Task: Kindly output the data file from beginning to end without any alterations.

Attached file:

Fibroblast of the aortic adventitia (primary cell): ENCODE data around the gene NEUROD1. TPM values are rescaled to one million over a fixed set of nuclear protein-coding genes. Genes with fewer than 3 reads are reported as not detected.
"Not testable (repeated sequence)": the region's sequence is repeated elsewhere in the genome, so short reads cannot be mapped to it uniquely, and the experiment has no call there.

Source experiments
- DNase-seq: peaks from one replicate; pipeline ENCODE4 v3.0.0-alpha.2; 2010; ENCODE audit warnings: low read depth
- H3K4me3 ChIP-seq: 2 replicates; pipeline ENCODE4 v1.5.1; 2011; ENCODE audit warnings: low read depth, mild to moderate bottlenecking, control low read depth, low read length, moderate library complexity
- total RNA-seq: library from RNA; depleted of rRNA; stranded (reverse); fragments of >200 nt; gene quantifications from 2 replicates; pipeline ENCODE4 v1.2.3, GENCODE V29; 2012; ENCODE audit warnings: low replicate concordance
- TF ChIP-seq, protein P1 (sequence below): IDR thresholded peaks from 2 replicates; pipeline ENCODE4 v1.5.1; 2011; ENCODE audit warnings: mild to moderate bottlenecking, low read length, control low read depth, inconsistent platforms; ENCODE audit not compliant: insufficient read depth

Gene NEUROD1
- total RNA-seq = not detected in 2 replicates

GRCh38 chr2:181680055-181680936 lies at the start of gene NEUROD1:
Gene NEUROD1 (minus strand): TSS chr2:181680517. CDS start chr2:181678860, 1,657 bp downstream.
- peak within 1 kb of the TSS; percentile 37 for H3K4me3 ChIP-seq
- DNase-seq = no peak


Fibroblast of the aortic adventitia (primary cell): ENCODE data around the gene NEUROD1. TPM values are rescaled to one million over a fixed set of nuclear protein-coding genes. Genes with fewer than 3 reads are reported as not detected.
"Not testable (repeated sequence)": the region's sequence is repeated elsewhere in the genome, so short reads cannot be mapped to it uniquely, and the experiment has no call there.

Source experiments
- DNase-seq: peaks from one replicate; pipeline ENCODE4 v3.0.0-alpha.2; 2010; ENCODE audit warnings: low read depth
- H3K4me3 ChIP-seq: 2 replicates; pipeline ENCODE4 v1.5.1; 2011; ENCODE audit warnings: low read depth, mild to moderate bottlenecking, control low read depth, low read length, moderate library complexity
- total RNA-seq: library from RNA; depleted of rRNA; stranded (reverse); fragments of >200 nt; gene quantifications from 2 replicates; pipeline ENCODE4 v1.2.3, GENCODE V29; 2012; ENCODE audit warnings: low replicate concordance
- TF ChIP-seq, protein P1 (sequence below): IDR thresholded peaks from 2 replicates; pipeline ENCODE4 v1.5.1; 2011; ENCODE audit warnings: mild to moderate bottlenecking, low read length, control low read depth, inconsistent platforms; ENCODE audit not compliant: insufficient read depth

Gene NEUROD1
- total RNA-seq = not detected in 2 replicates

GRCh38 chr2:181680055-181680936 lies at the start of gene NEUROD1:
Gene NEUROD1 (minus strand): TSS chr2:181680517. CDS start chr2:181678860, 1,657 bp downstream.
- peak within 1 kb of the TSS; percentile 37 for H3K4me3 ChIP-seq
- DNase-seq = no peak